301 Redirect Guide
A 301 Redirect Explained
A ‘301 Redirect’ is a server instruction given to all requests for a page by a browser (an Internet user), a search engine bot, or any other server request for that matter. A 301 redirect means, essentially, “this page has permanently moved, it has moved to…”.
As there is now a permanent instruction that the page address has moved, this also means that backlinks to your pages will also continue to count towards your backlink profile.
301 Redirects and SEO
The backlink profile around each of the pages on your website form part of the analysis of Google’s ranking algorithm when determining the value (or authority) of each page.
With the 301 redirect instruction implemented, the value of existing backlinks pointing to the old URL will still be retained. This is sometimes referred to as ‘301 redirect link juice’ – essentially, you’re retaining the value of the external link to the old page by redirecting it to the new one.
301 Redirects Link Juice Loss
301 redirects will retain most of the value of the original, but not all. Google’s Matt Cutts explains that Google’s crawler drops around 10% of the value for each redirect of a URL.
Redirecting from URL A to URL B retains around 90% of the link juice.
Redirecting from URL A to URL B, URL B to URL C and then from URL C to URL D would dilute the value by 10% at each stage, leaving only around 66% of the value for URL D by the time that redirect chain has completed.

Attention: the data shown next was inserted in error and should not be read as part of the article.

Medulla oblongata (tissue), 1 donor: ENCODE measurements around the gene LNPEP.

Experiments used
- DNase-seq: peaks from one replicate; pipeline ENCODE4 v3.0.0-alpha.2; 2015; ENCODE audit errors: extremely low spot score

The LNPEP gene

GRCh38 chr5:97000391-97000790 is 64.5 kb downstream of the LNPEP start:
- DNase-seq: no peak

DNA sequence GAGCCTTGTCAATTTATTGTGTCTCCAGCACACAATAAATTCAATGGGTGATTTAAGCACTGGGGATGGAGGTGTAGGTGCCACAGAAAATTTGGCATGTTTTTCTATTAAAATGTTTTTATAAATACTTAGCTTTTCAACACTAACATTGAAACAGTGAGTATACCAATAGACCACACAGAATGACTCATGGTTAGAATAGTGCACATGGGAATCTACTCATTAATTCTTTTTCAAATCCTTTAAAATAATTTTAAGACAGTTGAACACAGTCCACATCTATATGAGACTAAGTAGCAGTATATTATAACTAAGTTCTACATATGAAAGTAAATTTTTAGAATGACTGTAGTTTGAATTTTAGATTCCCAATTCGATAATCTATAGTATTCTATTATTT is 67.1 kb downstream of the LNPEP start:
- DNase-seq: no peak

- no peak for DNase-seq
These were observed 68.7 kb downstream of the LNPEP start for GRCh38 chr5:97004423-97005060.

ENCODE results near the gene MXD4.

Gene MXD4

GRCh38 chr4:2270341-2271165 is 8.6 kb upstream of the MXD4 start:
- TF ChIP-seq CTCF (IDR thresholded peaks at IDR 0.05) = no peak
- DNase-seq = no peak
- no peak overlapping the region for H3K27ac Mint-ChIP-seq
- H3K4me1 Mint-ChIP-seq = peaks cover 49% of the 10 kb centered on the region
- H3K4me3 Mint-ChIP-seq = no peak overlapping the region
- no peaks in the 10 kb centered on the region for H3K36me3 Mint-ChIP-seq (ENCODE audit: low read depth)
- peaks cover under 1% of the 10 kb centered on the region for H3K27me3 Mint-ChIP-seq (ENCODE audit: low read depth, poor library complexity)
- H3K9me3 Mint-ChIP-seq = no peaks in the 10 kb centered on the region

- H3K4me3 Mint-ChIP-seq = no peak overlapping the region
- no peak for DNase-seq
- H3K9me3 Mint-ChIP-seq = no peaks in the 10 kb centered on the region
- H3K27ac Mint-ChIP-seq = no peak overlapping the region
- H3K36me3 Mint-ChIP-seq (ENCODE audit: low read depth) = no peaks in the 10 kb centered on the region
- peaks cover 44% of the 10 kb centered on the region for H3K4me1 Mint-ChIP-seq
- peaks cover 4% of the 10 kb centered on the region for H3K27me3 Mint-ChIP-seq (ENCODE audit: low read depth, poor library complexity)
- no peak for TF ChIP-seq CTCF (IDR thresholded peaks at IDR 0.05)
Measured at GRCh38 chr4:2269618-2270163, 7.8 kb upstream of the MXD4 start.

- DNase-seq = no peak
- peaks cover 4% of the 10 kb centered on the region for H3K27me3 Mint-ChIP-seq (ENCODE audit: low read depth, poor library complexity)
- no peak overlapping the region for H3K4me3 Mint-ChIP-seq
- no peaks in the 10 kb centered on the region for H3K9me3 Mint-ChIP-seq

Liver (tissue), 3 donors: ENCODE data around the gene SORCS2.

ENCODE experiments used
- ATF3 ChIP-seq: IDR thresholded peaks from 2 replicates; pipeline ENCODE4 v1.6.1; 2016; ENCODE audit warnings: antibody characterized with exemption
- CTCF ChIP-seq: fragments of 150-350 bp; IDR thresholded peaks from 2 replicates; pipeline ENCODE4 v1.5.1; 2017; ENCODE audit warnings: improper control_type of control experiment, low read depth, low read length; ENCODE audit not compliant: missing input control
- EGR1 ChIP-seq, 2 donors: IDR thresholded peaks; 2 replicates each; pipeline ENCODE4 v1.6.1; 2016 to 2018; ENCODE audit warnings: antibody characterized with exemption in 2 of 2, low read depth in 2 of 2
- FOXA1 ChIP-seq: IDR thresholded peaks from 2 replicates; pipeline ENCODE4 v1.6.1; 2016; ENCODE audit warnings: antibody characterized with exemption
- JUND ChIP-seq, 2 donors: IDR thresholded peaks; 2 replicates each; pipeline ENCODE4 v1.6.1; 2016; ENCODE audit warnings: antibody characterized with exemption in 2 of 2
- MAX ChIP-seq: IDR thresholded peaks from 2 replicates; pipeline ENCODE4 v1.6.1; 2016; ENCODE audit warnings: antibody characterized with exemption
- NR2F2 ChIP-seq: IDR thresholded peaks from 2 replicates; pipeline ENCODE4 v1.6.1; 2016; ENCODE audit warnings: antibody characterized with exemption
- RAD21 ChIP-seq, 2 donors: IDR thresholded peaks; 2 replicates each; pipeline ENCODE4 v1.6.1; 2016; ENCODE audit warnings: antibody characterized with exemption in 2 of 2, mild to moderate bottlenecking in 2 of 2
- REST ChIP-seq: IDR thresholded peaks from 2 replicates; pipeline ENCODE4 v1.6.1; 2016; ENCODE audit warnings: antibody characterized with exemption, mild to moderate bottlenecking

Multiple 301 redirects are generally not good practice and should be avoided wherever possible.
301 Redirects: Benefits
- Google will pass the authority of those old pages to the new pages on your site.
- It will help with rankings and bring organic (FREE!) traffic to the new pages.
- 404 pages are bad for user experience (you’ll lose some fans who think your site has disappeared.
- 404 pages are bad for organic ranking of your new site.
- Anyone linked to those old pages will get directed somewhere similar.
How to Set Up 301 Redirects
A step by step guide to 301 redirects: If you’re upgrading your website and URLs will change.
Step One: URL Research
- Create a spreadsheet where you’re going to list all of the page addresses (URLs).
- You’ll need a list of all of the URLs in the current website (or the one that has now been replaced). Hopefully you’ll have access to a sitemap for your site – this is the easiest method, or possibly a backup of the site somewhere.
- Add all of the URLs to the first column of your spreadsheet.
- Whether you have that list or not, you should also check Google search results to see which of your pages are in the index. Check Google index of your site by searching site:mydomain.com (example). Google will return all of the pages from your site which are currently in its index.
- Add every URL from Google’s index AS SOON AS POSSIBLE as they’ll gradually be removed from the index as Google crawls them and discovers the missing pages.
- If you don’t have one already, create a Webmaster Tools account as some pages might be listed there too.
- Add any URLs you find in Webmaster Tools to your spreadsheet of URLs.
- You should now have a list of as many URLs as you can find, all in a single column.
Step Two: Working with Your 301 Redirect List
- De-duplicate the list so that you only have one instance of each URL.
- Next, check every page on the list, noting which are 404 errors (missing pages).
- Remove any live URLs from your list, leaving you with a list of only the broken links.